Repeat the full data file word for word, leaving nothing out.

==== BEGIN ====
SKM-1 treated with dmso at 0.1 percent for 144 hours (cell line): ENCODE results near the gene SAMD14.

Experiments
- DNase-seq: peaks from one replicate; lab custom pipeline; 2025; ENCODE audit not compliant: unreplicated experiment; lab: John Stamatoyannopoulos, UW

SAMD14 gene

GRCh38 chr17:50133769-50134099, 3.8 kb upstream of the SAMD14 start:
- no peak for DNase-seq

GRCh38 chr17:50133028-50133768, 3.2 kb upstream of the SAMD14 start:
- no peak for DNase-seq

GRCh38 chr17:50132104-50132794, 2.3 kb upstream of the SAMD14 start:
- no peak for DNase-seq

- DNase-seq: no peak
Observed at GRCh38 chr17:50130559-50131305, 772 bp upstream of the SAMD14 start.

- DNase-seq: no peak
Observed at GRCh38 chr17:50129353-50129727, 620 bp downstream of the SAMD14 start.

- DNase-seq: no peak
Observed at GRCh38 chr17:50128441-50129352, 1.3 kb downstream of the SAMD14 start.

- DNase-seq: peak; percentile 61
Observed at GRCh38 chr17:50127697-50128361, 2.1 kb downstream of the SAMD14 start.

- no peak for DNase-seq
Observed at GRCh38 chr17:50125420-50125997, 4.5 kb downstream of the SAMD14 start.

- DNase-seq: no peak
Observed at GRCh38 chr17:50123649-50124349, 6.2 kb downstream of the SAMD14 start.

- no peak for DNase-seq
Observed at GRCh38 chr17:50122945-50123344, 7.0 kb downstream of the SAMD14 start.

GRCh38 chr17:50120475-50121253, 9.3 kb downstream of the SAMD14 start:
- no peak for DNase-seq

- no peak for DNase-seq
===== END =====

SKM-1 treated with dmso at 0.1 percent for 144 hours (cell line): ENCODE results near the gene SAMD14.

Experiments
- DNase-seq: peaks from one replicate; lab custom pipeline; 2025; ENCODE audit not compliant: unreplicated experiment; lab: John Stamatoyannopoulos, UW

SAMD14 gene

GRCh38 chr17:50133769-50134099, 3.8 kb upstream of the SAMD14 start:
- no peak for DNase-seq

GRCh38 chr17:50133028-50133768, 3.2 kb upstream of the SAMD14 start:
- no peak for DNase-seq

GRCh38 chr17:50132104-50132794, 2.3 kb upstream of the SAMD14 start:
- no peak for DNase-seq

- DNase-seq: no peak
Observed at GRCh38 chr17:50130559-50131305, 772 bp upstream of the SAMD14 start.

- DNase-seq: no peak
Observed at GRCh38 chr17:50129353-50129727, 620 bp downstream of the SAMD14 start.

- DNase-seq: no peak
Observed at GRCh38 chr17:50128441-50129352, 1.3 kb downstream of the SAMD14 start.

- DNase-seq: peak; percentile 61
Observed at GRCh38 chr17:50127697-50128361, 2.1 kb downstream of the SAMD14 start.

- no peak for DNase-seq
Observed at GRCh38 chr17:50125420-50125997, 4.5 kb downstream of the SAMD14 start.

- DNase-seq: no peak
Observed at GRCh38 chr17:50123649-50124349, 6.2 kb downstream of the SAMD14 start.

- no peak for DNase-seq
Observed at GRCh38 chr17:50122945-50123344, 7.0 kb downstream of the SAMD14 start.

GRCh38 chr17:50120475-50121253, 9.3 kb downstream of the SAMD14 start:
- no peak for DNase-seq

- no peak for DNase-seq